Carter said: "This is a tremendous accomplishment for the University of Nebraska and our faculty. Not only is this contract a signal of Nebraska's leadership role in doing research that keeps our nation and warfighters safe, but it's a powerful statement of what is possible when we work together."

Gold said: "This is an example of the national impact that is possible when the University of Nebraska System's top investigators collaborate across the individual institutions."

Related Links
University of Nebraska-Lincoln
Space Technology News - Applications and Research

Subscribe Free To Our Daily Newsletters

The following news reports may link to other Space Media Network websites.
US envoy feasts on Fukushima fish, slams China water 'dumps'
Soma, Japan (AFP) Aug 31, 2023
The US envoy to Japan feasted on fish from Fukushima on Thursday, saying that water discharged from the crippled nuclear plant was safer than that "dumped" by Chinese atomic facilities. China banned all seafood imports from its neighbour last week after Japan began releasing wastewater from Fukushima into the Pacific Ocean, accusing Tokyo of treating the ocean like a "sewer". "Japan over the decade has done exactly the right things in the right way. International scientific rigour, fully transpa ... read more

Artificial star

Station Hosts 11 Crewmates from Five Countries

A multinational crew blasts off from Florida, heading for the International Space Station

NASA challenges students to fly Earth and Space experiments

Another successful hot-fire test for Ariane 6 upper stage

Firefly Aerospace awarded multi-launch agreement with L3Harris

Musk threatens to sue anti-defamation group for falling revenue

Benchmark Space Systems cracks code for viable ASCENT propellant

Effect of geometric porosities on aerodynamic characteristics of supersonic parachutes

Copy and Paste at Gale Crater: Sols 3934-3935

Sols 3932-3933: Touch and Go, Go, Go!

NASA, Partners study ancient life in Australia to inform Mars search

From rice to quantum gas: China's targets pioneering space research

China to launch "Innovation X Scientific Flight" program, applications open worldwide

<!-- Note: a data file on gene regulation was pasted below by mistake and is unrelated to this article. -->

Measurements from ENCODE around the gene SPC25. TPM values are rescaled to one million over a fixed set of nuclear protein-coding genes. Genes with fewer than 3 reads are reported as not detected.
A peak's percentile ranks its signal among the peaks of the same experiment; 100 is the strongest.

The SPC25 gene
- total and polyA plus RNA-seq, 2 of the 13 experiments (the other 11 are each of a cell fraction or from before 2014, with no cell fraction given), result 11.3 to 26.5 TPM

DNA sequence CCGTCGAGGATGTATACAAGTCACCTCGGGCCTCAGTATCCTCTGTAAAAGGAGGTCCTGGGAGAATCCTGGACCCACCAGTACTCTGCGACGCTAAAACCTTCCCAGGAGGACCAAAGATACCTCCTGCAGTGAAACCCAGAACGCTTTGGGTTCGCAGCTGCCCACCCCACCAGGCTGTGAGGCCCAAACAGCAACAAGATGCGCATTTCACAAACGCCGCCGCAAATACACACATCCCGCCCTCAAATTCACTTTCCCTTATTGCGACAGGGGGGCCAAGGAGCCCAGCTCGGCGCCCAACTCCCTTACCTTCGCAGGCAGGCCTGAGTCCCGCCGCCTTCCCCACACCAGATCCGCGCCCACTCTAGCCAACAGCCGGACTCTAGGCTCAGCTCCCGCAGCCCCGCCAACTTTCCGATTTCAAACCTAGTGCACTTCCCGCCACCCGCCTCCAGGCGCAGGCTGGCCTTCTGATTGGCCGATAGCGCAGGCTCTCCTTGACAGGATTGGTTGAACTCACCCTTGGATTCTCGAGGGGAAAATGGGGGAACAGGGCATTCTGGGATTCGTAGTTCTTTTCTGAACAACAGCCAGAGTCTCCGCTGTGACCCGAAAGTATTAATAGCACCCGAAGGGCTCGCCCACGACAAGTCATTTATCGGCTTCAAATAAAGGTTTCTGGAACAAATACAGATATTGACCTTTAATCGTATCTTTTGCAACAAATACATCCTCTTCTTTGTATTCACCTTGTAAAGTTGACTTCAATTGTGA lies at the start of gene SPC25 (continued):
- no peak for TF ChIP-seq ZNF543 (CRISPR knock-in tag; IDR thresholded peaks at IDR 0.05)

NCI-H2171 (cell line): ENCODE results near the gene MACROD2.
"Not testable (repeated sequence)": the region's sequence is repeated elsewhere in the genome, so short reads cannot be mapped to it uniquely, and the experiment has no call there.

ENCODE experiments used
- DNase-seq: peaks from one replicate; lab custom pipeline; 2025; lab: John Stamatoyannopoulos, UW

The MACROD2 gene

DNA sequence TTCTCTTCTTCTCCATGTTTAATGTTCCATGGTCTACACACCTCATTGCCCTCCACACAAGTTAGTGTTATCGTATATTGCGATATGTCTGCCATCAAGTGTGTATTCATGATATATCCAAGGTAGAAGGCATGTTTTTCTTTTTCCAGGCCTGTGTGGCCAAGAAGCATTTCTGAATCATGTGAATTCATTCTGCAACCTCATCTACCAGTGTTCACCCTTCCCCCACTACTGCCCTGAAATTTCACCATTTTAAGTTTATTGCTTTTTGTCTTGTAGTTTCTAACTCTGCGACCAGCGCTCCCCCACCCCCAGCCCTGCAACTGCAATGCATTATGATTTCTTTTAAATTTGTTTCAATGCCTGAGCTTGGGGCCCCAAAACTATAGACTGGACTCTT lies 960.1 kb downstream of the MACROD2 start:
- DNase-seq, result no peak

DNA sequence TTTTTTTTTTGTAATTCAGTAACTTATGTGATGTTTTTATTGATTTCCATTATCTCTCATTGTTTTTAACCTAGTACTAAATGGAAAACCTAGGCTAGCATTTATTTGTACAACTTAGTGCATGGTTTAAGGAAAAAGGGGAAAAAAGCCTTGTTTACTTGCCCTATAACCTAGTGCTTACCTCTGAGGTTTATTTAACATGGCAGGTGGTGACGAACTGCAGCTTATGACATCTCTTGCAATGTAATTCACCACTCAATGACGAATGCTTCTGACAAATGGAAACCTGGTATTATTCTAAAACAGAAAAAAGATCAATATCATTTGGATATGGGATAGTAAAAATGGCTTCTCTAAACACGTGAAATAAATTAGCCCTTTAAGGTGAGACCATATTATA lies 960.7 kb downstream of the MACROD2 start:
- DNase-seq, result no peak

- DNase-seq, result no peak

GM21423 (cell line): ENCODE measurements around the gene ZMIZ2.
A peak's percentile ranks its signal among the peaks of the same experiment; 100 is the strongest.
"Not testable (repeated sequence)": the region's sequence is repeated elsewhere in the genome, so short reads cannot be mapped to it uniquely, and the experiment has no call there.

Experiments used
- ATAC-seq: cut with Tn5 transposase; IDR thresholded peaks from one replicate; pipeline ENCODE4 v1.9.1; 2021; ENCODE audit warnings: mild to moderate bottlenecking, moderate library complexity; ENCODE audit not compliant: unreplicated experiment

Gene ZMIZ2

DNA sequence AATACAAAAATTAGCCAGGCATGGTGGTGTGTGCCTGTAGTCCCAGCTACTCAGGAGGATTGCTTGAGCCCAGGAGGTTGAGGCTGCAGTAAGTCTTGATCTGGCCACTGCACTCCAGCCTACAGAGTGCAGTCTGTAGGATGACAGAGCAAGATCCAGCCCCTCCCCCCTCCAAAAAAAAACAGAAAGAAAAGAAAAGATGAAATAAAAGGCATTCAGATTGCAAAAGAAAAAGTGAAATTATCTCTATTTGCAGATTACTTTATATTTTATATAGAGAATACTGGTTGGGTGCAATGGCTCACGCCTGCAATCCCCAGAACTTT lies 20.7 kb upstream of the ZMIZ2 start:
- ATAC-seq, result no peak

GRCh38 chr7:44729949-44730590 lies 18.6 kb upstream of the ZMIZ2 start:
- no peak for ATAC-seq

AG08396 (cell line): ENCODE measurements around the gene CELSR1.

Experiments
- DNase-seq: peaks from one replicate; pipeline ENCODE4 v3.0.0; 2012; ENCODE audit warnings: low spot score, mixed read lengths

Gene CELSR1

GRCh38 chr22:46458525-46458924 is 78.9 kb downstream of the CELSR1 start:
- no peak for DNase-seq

Scientists reveal blueprint of China's lunar water-ice probe mission

Shenzhou 15 crew share memorable moments from Tiangong Station mission

LeoStella and Hera Systems Establish Strategic Alliance

Viasat provides status update on Inmarsat-6 F2

Momentus announces reverse stock split

Pentagon awards contracts for next 'swarm' of tiny missile defense satellites

SatixFy announces strategic $60M transaction with MDA

A system to keep cloud-based gamers in sync

ReOrbit completes oversubscribed seed funding round

Terran Orbital unveils new product line of seven satellite buses

Scientists detect and validate the longest-period exoplanet found with TESS

Newly discovered planet has longest orbit yet detected by the TESS mission

Thermometer molecule confirmed on exoplanet WASP-31b

Accretion disks: How big are they really?

SwRI will lead Hubble, Webb observations of Io, Jupiter's volcanic moon

In the service of planetary science, astrophysics and heliophysics

Mysterious Neptune dark spot detected from Earth for the first time

Neptune's Disappearing Clouds Linked to the Solar Cycle

Subscribe Free To Our Daily Newsletters


The content herein, unless otherwise known to be public domain, are Copyright 1995-2023 - Space Media Network. All websites are published in Australia and are solely subject to Australian law and governed by Fair Use principals for news reporting and research purposes. AFP, UPI and IANS news wire stories are copyright Agence France-Presse, United Press International and Indo-Asia News Service. ESA news reports are copyright European Space Agency. All NASA sourced material is public domain. Additional copyrights may apply in whole or part to other bona fide parties. All articles labeled "by Staff Writers" include reports supplied to Space Media Network by industry news wires, PR agencies, corporate press officers and the like. Such articles are individually curated and edited by Space Media Network staff on the basis of the report's information value to our industry and professional readership. Advertising does not imply endorsement, agreement or approval of any opinions, statements or information provided by Space Media Network on any Web page published or hosted by Space Media Network. General Data Protection Regulation (GDPR) Statement Our advertisers use various cookies and the like to deliver the best ad banner available at one time. All network advertising suppliers have GDPR policies (Legitimate Interest) that conform with EU regulations for data collection. By using our websites you consent to cookie based advertising. If you do not agree with this then you must stop using the websites from May 25, 2018. Privacy Statement. Additional information can be found here at About Us.